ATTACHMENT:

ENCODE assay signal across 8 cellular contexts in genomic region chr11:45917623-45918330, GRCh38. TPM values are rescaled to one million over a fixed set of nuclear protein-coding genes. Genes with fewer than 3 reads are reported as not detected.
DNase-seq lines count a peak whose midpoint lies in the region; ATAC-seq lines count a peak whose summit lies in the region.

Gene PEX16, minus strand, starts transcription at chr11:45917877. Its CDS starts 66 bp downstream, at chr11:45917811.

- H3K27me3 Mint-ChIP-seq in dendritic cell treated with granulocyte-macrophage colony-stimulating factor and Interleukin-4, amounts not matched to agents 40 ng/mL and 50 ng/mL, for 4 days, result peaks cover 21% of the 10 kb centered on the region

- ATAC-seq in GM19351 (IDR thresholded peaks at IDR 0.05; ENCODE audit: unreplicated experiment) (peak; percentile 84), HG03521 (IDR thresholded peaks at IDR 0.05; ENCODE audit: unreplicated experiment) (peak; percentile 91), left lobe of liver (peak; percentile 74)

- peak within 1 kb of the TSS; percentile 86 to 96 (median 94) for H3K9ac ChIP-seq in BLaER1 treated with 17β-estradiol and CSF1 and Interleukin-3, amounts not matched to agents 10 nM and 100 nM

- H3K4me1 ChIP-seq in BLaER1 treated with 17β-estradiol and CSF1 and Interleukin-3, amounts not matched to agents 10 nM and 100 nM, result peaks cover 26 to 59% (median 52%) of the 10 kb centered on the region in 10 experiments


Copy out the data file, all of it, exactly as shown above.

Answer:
ENCODE assay signal across 8 cellular contexts in genomic region chr11:45917623-45918330, GRCh38. TPM values are rescaled to one million over a fixed set of nuclear protein-coding genes. Genes with fewer than 3 reads are reported as not detected.
DNase-seq lines count a peak whose midpoint lies in the region; ATAC-seq lines count a peak whose summit lies in the region.

Gene PEX16, minus strand, starts transcription at chr11:45917877. Its CDS starts 66 bp downstream, at chr11:45917811.

- H3K27me3 Mint-ChIP-seq in dendritic cell treated with granulocyte-macrophage colony-stimulating factor and Interleukin-4, amounts not matched to agents 40 ng/mL and 50 ng/mL, for 4 days, result peaks cover 21% of the 10 kb centered on the region

- ATAC-seq in GM19351 (IDR thresholded peaks at IDR 0.05; ENCODE audit: unreplicated experiment) (peak; percentile 84), HG03521 (IDR thresholded peaks at IDR 0.05; ENCODE audit: unreplicated experiment) (peak; percentile 91), left lobe of liver (peak; percentile 74)

- peak within 1 kb of the TSS; percentile 86 to 96 (median 94) for H3K9ac ChIP-seq in BLaER1 treated with 17β-estradiol and CSF1 and Interleukin-3, amounts not matched to agents 10 nM and 100 nM

- H3K4me1 ChIP-seq in BLaER1 treated with 17β-estradiol and CSF1 and Interleukin-3, amounts not matched to agents 10 nM and 100 nM, result peaks cover 26 to 59% (median 52%) of the 10 kb centered on the region in 10 experiments